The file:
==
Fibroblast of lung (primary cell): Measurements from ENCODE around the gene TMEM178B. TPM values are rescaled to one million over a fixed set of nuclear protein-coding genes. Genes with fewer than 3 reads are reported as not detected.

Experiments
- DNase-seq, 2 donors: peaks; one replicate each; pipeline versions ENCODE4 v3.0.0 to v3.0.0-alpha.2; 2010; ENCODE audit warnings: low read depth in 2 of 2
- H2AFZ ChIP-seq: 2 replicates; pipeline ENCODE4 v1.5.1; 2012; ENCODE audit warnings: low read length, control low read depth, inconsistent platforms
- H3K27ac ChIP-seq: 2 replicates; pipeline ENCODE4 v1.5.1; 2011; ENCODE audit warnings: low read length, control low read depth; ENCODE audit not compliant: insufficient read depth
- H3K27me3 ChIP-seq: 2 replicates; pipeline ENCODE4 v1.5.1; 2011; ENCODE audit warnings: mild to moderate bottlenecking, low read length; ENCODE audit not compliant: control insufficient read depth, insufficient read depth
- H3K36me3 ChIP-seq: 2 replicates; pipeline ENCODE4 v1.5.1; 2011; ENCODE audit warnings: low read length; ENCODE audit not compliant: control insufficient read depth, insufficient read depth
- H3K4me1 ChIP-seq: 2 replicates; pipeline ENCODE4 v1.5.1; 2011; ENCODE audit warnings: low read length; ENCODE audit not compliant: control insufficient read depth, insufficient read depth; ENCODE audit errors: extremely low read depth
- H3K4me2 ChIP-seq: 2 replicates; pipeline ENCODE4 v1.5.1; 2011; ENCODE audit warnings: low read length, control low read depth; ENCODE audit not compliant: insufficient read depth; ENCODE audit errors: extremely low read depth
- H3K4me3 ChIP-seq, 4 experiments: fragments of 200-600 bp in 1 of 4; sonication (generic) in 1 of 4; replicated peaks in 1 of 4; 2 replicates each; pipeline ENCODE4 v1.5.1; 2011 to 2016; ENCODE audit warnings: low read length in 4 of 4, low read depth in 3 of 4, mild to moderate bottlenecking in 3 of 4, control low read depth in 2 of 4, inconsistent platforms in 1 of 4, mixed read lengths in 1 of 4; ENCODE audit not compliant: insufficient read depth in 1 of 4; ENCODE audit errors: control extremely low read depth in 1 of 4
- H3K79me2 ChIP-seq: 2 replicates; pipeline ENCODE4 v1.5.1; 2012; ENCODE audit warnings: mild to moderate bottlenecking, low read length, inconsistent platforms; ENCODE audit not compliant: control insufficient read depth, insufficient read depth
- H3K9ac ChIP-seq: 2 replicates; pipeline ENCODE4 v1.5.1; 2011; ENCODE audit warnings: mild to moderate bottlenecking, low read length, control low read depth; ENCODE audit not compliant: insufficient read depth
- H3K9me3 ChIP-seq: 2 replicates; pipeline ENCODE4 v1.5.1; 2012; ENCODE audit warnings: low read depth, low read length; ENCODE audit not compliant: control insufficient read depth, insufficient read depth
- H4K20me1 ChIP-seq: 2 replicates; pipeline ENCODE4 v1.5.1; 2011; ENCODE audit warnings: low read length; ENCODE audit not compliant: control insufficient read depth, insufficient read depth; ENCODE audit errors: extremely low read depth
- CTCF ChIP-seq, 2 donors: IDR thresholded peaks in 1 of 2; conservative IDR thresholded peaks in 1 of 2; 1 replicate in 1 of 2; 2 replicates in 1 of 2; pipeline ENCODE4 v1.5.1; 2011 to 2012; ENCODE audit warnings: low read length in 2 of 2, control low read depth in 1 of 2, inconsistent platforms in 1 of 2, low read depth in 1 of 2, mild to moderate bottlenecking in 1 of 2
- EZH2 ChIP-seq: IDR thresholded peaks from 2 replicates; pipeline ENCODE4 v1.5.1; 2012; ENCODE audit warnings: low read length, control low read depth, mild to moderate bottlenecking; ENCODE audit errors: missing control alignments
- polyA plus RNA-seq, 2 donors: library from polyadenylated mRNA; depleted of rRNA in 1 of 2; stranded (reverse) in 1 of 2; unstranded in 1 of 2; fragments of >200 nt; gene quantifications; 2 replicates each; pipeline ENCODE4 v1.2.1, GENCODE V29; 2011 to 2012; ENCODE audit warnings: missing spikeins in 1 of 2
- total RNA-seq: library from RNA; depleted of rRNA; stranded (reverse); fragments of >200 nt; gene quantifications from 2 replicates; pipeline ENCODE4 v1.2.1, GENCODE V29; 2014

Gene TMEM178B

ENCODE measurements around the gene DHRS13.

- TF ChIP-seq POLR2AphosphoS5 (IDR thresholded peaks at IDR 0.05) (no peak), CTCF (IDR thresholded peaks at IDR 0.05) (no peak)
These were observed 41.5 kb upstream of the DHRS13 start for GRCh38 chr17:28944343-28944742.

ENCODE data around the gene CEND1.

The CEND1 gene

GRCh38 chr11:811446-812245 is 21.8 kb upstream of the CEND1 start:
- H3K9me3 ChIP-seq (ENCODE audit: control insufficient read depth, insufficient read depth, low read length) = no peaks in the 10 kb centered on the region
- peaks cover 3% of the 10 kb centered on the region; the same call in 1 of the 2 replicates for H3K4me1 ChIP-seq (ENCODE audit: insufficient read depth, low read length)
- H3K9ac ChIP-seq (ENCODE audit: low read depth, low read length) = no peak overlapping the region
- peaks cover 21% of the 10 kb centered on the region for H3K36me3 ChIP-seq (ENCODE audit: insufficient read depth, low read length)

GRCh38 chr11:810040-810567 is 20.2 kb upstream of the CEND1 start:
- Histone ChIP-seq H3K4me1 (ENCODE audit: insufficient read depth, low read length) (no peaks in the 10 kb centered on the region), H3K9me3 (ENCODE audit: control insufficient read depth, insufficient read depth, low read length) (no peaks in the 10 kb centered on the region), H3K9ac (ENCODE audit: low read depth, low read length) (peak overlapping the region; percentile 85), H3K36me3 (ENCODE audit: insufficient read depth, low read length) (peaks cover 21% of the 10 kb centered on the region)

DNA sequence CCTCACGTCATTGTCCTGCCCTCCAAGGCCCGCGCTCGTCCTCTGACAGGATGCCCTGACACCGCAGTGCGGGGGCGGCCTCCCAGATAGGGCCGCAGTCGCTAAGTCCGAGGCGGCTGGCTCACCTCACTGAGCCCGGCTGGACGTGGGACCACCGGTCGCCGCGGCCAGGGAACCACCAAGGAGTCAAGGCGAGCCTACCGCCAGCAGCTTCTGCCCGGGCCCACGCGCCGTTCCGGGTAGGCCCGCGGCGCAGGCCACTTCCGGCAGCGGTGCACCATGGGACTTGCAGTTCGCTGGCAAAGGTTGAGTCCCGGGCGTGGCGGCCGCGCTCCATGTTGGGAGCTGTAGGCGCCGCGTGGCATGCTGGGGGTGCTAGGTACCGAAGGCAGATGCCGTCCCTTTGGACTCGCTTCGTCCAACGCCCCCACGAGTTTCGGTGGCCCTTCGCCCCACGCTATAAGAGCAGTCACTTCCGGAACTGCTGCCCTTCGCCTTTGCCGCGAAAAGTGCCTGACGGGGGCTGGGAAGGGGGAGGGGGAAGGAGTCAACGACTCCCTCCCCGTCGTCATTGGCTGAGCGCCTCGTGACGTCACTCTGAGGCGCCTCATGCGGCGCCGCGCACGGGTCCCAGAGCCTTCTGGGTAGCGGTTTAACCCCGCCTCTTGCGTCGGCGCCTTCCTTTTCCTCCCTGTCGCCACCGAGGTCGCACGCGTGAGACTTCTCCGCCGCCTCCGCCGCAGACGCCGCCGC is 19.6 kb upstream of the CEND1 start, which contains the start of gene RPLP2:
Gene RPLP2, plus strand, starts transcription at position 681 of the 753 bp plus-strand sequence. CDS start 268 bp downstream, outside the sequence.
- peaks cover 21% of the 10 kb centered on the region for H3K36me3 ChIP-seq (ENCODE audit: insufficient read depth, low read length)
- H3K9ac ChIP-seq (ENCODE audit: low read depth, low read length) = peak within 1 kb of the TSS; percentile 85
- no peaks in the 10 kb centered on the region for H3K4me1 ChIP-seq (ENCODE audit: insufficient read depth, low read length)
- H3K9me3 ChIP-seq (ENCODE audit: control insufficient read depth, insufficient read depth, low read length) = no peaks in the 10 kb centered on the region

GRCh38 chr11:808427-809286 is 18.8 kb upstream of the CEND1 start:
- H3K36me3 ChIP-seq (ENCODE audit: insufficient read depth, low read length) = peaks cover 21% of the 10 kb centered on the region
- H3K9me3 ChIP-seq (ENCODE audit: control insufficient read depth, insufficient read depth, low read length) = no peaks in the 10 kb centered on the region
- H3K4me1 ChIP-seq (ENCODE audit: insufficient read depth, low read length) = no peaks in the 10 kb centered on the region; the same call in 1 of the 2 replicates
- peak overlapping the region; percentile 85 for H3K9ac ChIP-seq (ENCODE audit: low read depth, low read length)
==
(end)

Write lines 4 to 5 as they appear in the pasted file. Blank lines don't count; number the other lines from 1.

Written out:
- H2AFZ ChIP-seq: 2 replicates; pipeline ENCODE4 v1.5.1; 2012; ENCODE audit warnings: low read length, control low read depth, inconsistent platforms
- H3K27ac ChIP-seq: 2 replicates; pipeline ENCODE4 v1.5.1; 2011; ENCODE audit warnings: low read length, control low read depth; ENCODE audit not compliant: insufficient read depth